The ScrumMaster Guide to Picking Up Hot Chicks.


www.implementingscrum.com -- Cartoon -- April 1, 2008

Welcome back to yet another week at www.implementingscrum.com.

Wahoo. We made it another week and did not wind up six feet under or having our ashes spread in some remote location of the world. In other words… yipee… we all made it another week to see another great cartoon and continue learning.

OK… so the title of this one is a little twisted. OK. A lot twisted. I guess I should have named it “The ScrumMaster Guide to Picking Up Filing Cabinets” but then who would really want to read about that?

This week I am writing about something that all people playing the role of ScrumMaster must be aware of.

Actually, I’d consider it important for the ScrumMaster on a team to help show the Team Members and Product Owner — through example — what to do when you are in over your head and really need help.

How many times have you been in a situation where you felt like you had to “wing it” or “fake” an answer?

We have learned that as a Product Owner, that can have dire consequences for the team.

Instead of “faking it” or “winging it” or “making up an answer” the Product Owner should feel safe enough to say to the team, “I do not know, but I will find out and get back to you in the agreed upon time.”

And then do that.

Guess what following through on promises helps build?

Trust.

Really.

The agreed upon time should be something that is ummm…. agreed upon by the team — maybe as one of the team norms that are posted on the wall of your team room.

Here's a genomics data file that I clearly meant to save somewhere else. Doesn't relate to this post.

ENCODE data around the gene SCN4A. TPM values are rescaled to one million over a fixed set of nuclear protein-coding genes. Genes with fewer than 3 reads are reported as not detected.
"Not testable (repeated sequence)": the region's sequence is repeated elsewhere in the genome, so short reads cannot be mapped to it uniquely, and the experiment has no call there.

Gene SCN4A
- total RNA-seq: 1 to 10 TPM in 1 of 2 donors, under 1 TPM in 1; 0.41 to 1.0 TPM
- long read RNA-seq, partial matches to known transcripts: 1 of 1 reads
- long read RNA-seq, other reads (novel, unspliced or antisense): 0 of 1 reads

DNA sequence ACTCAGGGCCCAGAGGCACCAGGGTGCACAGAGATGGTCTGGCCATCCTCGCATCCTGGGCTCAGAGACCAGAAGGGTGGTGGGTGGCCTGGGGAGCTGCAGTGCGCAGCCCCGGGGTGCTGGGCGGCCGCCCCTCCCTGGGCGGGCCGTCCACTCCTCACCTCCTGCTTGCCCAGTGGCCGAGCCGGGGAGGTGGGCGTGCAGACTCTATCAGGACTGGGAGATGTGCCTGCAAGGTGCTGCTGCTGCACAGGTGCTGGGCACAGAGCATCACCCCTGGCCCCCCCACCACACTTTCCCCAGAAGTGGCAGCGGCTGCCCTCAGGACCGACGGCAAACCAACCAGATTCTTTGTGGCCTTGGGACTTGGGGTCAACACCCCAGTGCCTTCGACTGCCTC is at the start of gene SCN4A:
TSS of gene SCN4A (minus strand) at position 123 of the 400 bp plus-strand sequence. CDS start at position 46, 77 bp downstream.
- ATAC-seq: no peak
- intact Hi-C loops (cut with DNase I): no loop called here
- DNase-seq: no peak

You have those, don’t you?

Right next to the Burndown Chart and team Definition of Done, right (smile)?

So what can the ScrumMaster do to help show the team that they do not know everything (really… we do not!) and sometimes we need to bring in outside help.

Think about Retrospectives.

And.

What if the ScrumMaster is part of the problem in the current system?

You know the answer.

Get help.

Really.

Ask someone else to facilitate the Retrospective.

I have written about this in the past, but have been recently reminded how important this is for all roles of the Scrum Team.

Wow.

Something as simple as asking for help.

That simple.

But.

It does not get performed enough.

As a ScrumMaster, how can you make some simple changes on a daily basis to show the team how to become the best they possibly can?

Remember that the implementation of Scrum should sometimes be taken in small baby steps.

Which small baby step can you take today?

Please share them with us in the comments or on the forum.

Gotta run!.Please send comments, questions, criticisms, ideas, or whatever here.

You can also enter The Scrum Community to discuss this entry and other Scrum topics. Thank you!

Originally Published:

April 1, 2008


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